The CYP17 promoter polymorphism was determined with template-directed primer extension and detection by fluorescence polarization in a 96-microwell-based format [26,27]. In brief, DNA isolated from blood cells by salting out was used for genotyping subjects. First, the target DNA was amplified by polymerase chain reaction (PCR; using forward primer 5'-TTTAAAAGGCCTCCTTGTGC-3' and reverse primer 5'-TTGGGCCAAAACAAATAAGC-3') to generate products in the range 100–200 base pairs. After amplification by PCR, the primers were digested with shrimp alkaline phosphatase and Escherichia coli exonuclease I. Then single-nucleotide extension was performed in the presence of the appropriate allele-specific ddNTPs differentially fluorescence-labeled with either R110 or tetramethylrhodamine purchased from NEN Life Sciences (Boston, MA). For the single-nucleotide extension reaction both forward and reverse probes were tested to select the optimum (the forward probe 5'-GCCACAGCTCTTCTACTCCAC-3') on the basis of clear signal differences. The incorporation resulted in diminished rotation of the fluor compared with the ddNTP. Finally, the fluorescence polarization was read on a fluorescence polarization microplate reader (Tecan Polarion, Research Triangle Park, NC). The reader generates the genotype data on the basis of the distinct separations (with appropriate cut-offs) of the fluorescent intensity values for different alleles in comparison with internal controls.

The CYP19 TTTA repeats were determined by PCR amplification (using the forward primer 5'-GTCTATGAATGTGCCTTTTT-3' and the reverse primer 5'-GTTTGACTCCGTGTGTTTGA-3') followed by analysis on an ABI 377 system with GenScan software on the basis of the separations on gel according to the differences in the number of TTTA repeats.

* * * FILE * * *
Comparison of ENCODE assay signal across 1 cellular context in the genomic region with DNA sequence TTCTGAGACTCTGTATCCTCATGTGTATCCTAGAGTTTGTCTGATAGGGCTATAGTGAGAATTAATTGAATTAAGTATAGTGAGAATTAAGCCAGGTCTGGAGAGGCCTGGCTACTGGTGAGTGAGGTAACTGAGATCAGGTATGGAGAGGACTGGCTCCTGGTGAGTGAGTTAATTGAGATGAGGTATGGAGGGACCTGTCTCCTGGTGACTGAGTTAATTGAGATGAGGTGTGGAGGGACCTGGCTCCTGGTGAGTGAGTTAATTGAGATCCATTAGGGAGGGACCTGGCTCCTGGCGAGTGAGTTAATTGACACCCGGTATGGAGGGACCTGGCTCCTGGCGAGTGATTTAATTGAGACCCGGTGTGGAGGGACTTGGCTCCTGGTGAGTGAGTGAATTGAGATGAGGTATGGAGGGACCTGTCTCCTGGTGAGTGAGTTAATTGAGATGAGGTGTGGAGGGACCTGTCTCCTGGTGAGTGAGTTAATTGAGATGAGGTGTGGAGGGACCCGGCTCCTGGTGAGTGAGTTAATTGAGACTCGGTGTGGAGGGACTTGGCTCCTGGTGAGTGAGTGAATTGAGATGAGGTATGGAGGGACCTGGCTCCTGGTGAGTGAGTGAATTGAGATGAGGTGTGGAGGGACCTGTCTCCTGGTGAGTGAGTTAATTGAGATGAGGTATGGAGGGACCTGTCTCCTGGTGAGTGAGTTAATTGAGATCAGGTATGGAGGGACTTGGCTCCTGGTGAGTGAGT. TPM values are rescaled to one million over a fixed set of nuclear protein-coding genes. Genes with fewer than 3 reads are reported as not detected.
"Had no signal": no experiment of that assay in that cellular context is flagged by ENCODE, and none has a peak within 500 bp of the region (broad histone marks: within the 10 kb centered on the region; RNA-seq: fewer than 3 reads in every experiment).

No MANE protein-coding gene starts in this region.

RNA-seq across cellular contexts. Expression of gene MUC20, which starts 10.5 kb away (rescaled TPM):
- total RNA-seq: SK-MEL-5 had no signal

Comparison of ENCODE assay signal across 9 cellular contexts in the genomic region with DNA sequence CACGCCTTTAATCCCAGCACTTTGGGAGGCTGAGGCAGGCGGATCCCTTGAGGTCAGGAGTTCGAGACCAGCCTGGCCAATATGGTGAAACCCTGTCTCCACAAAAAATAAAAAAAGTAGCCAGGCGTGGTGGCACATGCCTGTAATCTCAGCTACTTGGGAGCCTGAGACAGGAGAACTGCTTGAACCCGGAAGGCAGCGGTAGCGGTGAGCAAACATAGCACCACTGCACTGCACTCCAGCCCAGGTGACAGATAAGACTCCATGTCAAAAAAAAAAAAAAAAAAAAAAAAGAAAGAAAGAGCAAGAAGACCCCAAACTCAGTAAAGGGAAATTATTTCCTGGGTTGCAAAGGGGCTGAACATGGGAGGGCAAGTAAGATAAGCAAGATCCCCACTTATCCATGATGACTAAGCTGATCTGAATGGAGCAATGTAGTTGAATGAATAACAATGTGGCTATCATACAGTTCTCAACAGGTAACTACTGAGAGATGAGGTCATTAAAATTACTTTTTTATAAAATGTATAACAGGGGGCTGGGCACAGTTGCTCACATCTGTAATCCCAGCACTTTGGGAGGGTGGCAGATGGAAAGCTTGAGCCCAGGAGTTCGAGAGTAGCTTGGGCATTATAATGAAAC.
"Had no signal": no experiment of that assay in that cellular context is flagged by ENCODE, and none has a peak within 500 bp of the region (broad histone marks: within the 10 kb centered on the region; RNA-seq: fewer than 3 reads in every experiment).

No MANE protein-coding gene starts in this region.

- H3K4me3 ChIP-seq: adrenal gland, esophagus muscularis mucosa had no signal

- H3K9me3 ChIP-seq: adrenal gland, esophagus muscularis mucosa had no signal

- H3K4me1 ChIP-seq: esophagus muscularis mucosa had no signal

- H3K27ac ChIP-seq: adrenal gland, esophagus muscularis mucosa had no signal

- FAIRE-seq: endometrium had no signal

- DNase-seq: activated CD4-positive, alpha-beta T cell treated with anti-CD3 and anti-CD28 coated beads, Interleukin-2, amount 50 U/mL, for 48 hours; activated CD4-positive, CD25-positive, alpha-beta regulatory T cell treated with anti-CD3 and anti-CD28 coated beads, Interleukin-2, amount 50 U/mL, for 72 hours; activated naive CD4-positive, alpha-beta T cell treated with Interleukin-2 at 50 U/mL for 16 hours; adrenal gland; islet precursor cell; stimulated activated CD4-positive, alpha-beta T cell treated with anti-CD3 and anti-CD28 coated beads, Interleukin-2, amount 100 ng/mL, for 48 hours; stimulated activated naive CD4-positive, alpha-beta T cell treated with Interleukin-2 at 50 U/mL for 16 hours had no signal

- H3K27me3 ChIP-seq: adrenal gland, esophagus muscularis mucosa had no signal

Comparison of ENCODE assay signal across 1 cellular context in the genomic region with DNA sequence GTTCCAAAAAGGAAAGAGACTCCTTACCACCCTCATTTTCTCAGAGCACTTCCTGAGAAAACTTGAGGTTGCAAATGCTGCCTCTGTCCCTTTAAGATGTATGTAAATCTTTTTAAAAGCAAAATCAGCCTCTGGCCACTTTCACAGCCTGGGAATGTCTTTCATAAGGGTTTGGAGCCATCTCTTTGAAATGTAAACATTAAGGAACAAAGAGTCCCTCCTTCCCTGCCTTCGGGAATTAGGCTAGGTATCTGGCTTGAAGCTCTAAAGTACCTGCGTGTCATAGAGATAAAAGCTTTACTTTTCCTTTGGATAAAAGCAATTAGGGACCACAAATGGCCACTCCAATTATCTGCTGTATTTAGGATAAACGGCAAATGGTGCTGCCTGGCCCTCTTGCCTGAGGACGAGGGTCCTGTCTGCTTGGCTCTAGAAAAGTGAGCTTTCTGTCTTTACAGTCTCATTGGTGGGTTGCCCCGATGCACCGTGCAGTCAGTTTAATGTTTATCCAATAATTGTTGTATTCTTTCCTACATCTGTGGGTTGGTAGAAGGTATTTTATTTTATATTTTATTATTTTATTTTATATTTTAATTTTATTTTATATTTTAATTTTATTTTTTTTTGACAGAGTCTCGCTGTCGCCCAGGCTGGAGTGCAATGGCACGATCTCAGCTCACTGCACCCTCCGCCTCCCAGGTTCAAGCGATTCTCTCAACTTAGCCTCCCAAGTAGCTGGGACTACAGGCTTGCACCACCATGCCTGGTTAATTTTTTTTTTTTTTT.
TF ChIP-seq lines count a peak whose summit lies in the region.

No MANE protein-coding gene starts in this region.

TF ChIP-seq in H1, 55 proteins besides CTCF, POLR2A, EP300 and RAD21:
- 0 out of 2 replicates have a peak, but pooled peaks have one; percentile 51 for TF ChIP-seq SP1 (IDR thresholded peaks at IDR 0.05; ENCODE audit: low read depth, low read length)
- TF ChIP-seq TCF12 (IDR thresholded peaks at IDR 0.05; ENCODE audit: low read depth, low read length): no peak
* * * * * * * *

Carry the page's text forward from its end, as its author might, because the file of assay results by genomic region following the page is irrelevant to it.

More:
All laboratory assays were performed with laboratory personnel blinded to the subject's disease status or family relationships. In addition to assay-specific quality-control samples, 10% of samples were reassayed after relabeling to keep laboratory staff blinded to its identity.

Statistical analysis

We used the Family Genetic Analysis Program (FGAP [28], freely available at http://www.stanford.edu/dept/HRP/epidemiology/FGAP webcite) to test the null hypothesis of no association between genotype and breast cancer risk in nuclear families. The FGAP computes two test statistics: the nonfounder statistic (NFS), a generalization of the transmission disequilibrium test (TDT) [29,30], which evaluates transmission disequilibrium from parents to offspring, and the founder statistic (FS), which compares the distribution of parental genotypes with that expected under the null hypothesis of no association. The FGAP statistics fully exploit data from families with variable numbers of affected/unaffected members with variable (known/unknown) patterns of parental genotypes. They are similar to, but can be more powerful than, those available in the software FBAT [31]. (See [32] for a comparison of the methods.)